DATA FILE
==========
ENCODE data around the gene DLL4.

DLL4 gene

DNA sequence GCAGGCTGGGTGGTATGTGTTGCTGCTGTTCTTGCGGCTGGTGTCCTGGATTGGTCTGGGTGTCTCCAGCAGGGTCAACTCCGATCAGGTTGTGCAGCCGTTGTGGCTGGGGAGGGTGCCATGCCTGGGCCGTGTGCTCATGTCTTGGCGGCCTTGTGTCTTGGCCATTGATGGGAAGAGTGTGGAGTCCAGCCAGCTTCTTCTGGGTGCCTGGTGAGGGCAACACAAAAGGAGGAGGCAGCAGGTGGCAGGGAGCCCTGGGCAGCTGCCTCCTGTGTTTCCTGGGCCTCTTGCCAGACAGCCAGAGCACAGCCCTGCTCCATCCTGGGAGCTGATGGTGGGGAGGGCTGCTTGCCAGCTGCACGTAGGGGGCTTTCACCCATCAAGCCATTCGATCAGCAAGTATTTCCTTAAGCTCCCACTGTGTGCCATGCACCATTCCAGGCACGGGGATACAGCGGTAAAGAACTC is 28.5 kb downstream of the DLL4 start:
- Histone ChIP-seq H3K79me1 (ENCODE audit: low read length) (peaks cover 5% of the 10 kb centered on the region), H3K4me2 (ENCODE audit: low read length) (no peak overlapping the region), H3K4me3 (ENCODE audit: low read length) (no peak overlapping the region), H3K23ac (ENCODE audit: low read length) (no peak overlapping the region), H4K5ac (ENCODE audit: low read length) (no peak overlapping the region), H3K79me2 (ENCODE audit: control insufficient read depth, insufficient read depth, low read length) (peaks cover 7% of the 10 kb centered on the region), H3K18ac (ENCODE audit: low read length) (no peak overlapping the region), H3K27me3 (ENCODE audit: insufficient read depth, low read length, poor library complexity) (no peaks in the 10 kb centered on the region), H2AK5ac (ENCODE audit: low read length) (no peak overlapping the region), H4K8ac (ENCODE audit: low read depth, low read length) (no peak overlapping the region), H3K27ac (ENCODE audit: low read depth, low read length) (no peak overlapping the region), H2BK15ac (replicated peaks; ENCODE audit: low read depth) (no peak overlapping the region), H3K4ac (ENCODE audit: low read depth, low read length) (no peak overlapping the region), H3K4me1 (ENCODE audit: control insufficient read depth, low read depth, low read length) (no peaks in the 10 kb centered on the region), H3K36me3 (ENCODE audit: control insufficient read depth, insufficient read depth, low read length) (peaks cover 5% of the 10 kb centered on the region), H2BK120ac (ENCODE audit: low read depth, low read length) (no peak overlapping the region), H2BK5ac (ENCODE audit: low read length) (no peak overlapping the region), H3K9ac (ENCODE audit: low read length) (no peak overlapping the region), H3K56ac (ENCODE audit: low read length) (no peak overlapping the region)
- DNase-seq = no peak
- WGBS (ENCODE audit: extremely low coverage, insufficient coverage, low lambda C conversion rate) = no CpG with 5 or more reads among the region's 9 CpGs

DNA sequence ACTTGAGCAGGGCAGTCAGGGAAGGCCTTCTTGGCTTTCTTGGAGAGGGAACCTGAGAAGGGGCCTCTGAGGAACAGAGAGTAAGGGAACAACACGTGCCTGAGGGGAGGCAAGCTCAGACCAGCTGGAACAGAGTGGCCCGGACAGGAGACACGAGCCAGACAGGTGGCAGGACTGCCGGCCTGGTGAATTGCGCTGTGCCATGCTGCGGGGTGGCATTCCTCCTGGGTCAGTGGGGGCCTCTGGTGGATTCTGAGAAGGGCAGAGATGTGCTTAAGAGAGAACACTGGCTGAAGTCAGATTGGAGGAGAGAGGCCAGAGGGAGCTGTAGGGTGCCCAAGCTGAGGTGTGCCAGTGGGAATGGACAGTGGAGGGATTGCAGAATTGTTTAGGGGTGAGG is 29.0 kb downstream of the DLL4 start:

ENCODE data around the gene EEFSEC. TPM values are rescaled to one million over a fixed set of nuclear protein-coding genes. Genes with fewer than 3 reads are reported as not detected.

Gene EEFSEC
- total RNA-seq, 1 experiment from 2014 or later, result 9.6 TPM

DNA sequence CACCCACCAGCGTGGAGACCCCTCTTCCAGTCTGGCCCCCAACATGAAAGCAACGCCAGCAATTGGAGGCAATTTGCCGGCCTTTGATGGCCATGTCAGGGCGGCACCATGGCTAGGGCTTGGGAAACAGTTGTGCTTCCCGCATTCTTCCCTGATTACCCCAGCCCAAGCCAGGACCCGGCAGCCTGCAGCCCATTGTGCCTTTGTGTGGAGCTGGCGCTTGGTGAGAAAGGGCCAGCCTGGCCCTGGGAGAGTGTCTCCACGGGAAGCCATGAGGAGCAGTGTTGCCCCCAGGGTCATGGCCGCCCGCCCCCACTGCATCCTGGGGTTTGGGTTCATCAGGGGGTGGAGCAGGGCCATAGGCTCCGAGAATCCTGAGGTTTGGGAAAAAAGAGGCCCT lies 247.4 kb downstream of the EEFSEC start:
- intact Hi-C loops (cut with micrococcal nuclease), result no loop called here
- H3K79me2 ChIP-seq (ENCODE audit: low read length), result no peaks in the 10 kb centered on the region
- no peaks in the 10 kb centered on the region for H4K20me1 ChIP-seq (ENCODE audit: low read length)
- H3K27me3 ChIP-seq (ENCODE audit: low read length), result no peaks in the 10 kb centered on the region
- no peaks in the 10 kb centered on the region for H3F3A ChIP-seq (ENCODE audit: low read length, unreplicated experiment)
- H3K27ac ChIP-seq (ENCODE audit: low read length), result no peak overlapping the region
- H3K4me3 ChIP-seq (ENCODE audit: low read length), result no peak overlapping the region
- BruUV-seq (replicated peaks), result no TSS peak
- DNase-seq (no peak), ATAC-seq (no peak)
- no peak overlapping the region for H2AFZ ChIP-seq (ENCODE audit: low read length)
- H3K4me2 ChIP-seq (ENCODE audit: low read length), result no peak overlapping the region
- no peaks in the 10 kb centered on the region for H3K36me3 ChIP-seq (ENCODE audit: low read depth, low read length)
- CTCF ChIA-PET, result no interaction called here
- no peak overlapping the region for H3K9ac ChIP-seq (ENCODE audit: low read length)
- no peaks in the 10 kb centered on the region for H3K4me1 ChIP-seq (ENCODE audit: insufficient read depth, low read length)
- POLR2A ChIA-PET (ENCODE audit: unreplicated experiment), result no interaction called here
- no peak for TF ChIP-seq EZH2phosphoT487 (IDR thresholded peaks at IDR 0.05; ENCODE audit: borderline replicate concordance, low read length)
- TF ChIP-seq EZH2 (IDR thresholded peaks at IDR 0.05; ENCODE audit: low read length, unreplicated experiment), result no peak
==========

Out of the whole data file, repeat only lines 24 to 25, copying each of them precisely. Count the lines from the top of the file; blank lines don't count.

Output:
- CTCF ChIA-PET, result no interaction called here
- no peak overlapping the region for H3K9ac ChIP-seq (ENCODE audit: low read length)